model numbers for tracking


i just learned that Learjet 40XR’s are tracked differently then the standard Learjet 40’s (Flightaware id LR40 versus LJ40).

does flightaware have an index available? another example would be the Dassault a/c. they are FA50, F2th, F900, etc. it is less intuitive than the Cessna index (C550, C560, C56x, etc).


Using the search feature available at the top of every page in the forum, I found my posting about contractions. Take a look there.

The contractions handbook mentioned contains both encoding and decoding of call signs, aircraft codes, IATA/FAA airline codes, and other interesting items.

It’s always a good idea when joining a new forum, especially this one, to browse through the postings to get an idea of what’s on the forum. Many of your questions will be answered by doing this.


thanks … did some searching, but wasn’t able to get to what i needed. i’ll check the link you provided.


the FAA nomeclature *wasn’t *what i had in mind … i was hoping for specific information … ideally a list that we can use for tracking …
FA50 = Dassault Aviation Falcon 50
FA5X = Dassaut Aviation Falcon 50EX
those are not FAA mandate naming conventions


FlightAware gets its data straight from the FAA. The FAA gets its aircraft data from the person filing the flight plan.

When you see something like FA5X, which is not listed in the current contractions handbook, you are seeing what the pilot filed. I’ve seen instances where the flight indicated, for example, a FA5X or FA5 when, based on the other flights of the same N-number, they meant FA50. In other words (and I hate to burst your bubble) not all pilots are gods who never make a mistake when filing a flight plan.


so the codes that uses to group aircraft,
GLF5 for gulfstream V derrivatives,
GLF4 for IV, IVSP, 400, 450, 350
CL30 for the Bombardier Challenger 300
GLEX for the Global Express family
etc, etc …

those are the FAA codes, not an identifier ordered by flightaware ?
and they are pilot dependent?
and pilots aren’t gods?


F/A doesn’t use any codes of their own. As Dave pointed out, the screen shows whatever was received in the FAA feed and that, ultimately, is what the pilots filed the ARCTYP as. Sometimes the pilots get it wrong or hit a wrong key. Shit happens, life goes on! :slight_smile:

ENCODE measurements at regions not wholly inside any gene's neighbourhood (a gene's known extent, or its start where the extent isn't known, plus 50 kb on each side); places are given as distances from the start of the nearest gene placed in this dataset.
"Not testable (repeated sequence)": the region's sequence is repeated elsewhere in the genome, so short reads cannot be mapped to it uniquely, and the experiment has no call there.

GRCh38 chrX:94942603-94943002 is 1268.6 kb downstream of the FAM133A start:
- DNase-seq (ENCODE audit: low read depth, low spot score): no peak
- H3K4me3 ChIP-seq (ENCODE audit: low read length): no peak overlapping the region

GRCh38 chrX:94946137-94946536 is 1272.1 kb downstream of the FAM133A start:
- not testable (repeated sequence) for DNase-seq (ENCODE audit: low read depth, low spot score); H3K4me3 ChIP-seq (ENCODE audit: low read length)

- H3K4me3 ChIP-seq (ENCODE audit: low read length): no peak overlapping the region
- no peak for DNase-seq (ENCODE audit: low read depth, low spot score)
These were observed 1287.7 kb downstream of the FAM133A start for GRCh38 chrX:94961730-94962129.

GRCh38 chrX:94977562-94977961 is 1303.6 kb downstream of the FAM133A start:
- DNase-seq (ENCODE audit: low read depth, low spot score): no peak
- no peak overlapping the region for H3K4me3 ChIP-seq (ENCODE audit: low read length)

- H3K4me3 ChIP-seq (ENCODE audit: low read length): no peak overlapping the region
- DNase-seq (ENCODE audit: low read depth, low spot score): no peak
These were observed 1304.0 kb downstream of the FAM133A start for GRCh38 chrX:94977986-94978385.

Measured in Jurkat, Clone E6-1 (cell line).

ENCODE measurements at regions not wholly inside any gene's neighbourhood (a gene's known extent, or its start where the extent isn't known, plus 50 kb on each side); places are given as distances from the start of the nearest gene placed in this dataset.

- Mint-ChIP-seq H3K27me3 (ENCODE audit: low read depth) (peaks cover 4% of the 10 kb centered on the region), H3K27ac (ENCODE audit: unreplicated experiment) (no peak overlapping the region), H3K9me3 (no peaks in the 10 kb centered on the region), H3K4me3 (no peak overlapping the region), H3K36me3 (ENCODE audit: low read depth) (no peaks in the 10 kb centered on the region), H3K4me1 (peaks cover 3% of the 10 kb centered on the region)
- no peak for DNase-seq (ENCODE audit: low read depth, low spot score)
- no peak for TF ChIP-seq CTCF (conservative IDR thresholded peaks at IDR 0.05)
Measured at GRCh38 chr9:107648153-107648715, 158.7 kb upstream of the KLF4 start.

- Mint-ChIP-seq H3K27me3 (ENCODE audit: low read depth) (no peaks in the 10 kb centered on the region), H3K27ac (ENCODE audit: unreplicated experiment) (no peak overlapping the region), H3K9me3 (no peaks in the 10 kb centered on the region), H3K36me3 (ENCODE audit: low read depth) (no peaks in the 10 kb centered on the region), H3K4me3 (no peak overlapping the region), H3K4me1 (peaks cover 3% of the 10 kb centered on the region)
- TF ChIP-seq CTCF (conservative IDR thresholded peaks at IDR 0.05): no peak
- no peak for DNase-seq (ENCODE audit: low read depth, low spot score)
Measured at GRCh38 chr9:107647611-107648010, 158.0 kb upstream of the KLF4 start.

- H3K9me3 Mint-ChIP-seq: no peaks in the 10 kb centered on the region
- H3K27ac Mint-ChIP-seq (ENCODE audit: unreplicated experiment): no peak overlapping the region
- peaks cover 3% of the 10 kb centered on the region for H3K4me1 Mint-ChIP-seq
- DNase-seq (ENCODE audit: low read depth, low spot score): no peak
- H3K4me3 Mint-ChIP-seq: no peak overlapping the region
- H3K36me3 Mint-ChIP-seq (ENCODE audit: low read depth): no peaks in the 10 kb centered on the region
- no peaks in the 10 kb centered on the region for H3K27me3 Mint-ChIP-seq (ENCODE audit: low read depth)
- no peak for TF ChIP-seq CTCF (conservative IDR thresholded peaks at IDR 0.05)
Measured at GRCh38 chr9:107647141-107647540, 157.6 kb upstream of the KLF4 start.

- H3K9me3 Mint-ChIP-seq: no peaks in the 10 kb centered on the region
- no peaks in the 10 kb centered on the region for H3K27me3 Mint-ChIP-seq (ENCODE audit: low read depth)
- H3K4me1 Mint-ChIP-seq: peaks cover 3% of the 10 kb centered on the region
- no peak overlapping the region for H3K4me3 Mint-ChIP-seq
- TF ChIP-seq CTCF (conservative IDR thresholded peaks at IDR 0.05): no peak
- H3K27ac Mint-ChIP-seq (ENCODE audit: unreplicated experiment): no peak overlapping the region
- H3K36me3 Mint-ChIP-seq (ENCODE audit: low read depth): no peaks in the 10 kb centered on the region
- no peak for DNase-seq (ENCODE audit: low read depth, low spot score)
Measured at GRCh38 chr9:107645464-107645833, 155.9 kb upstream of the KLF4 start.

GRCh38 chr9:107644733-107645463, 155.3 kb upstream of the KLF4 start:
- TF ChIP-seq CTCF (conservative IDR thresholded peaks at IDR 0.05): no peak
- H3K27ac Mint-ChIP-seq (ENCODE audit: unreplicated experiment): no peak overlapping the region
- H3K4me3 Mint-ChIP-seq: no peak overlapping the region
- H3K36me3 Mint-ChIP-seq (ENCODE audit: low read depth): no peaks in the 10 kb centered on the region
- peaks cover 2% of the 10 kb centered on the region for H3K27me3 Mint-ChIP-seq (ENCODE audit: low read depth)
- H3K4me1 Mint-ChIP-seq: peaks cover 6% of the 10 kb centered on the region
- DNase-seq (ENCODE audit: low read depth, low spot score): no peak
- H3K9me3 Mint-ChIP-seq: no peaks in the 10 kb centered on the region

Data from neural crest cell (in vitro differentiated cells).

FlightAware, as I said, gets its data from the FAA’s database. This data are pilot dependent.

As an example, take a look at N154C’s flight on 28 Apr 06. It used the code of “GLF.” All of the other flights used “GLF2.”

One way you can tell if a pilot used a non-standard aircraft code is to look at the flight information box. For the referenced flight, it shows only the aircraft code: (GLF/A). If it had been a code that is in the FAA database, then the aircraft type would have preceeded the aircraft code: Gulfstream American Gulfstream 2 (twin-jet) (GLF2/Q).

Pilots, unlike computer geeks, are not gods, unless they are also computer geeks, in which case they are only god 2nd class because of their pilotness.

Edit: RobK, you must have been replying when I was writing my reply.


ah ha
i wish i had a lightbulb emoticon.

damiross: how were you able to find your example so quickly?


I entered GLF2 in the aircraft type search box and browsed the flights until I found my example.

Tip: Because this link doesn’t show on the left side of FlightAware screens, you should bookmark the basic link and add it to your links toolbar.

The aircraft type search box allows a wildcard for 4 letter aircraft codes. Using the asterik as the last character will find all variations of the code.

  • GLF* will find all Gulfstreams (GLF2, GLF3, etc.)

  • DC8* will find all DC-8s (DC8Q, DC86, etc.)

  • DC3* will find DC-3 and DC-3T

This does not work with 2- and 3-letter codes. It also finds only aircraft that are currently active.


much appreciated


As damiross explained, there are too many typos and casual pilots/controllers out there to try to extract model-specific information out of the aircraf type code. We’ve seen aircraft alternate between G5 and GLF5, LJ60 and LR60, and PA28 and P28R depending on the pilot/controller combination.

In one of the threads here (which I can’t recall at the moment), I posted the breakdown of LearJet codes used system-wide. Perhaps someone can dig it up for us.


Easy as pie- Look 'bout halfway through THIS THREAD.


**mduell **and jreeves
thanks to you too. this is great stuff.
despite my initial ignorance, this is exactly what i had i mind.

what did you query to get your summary?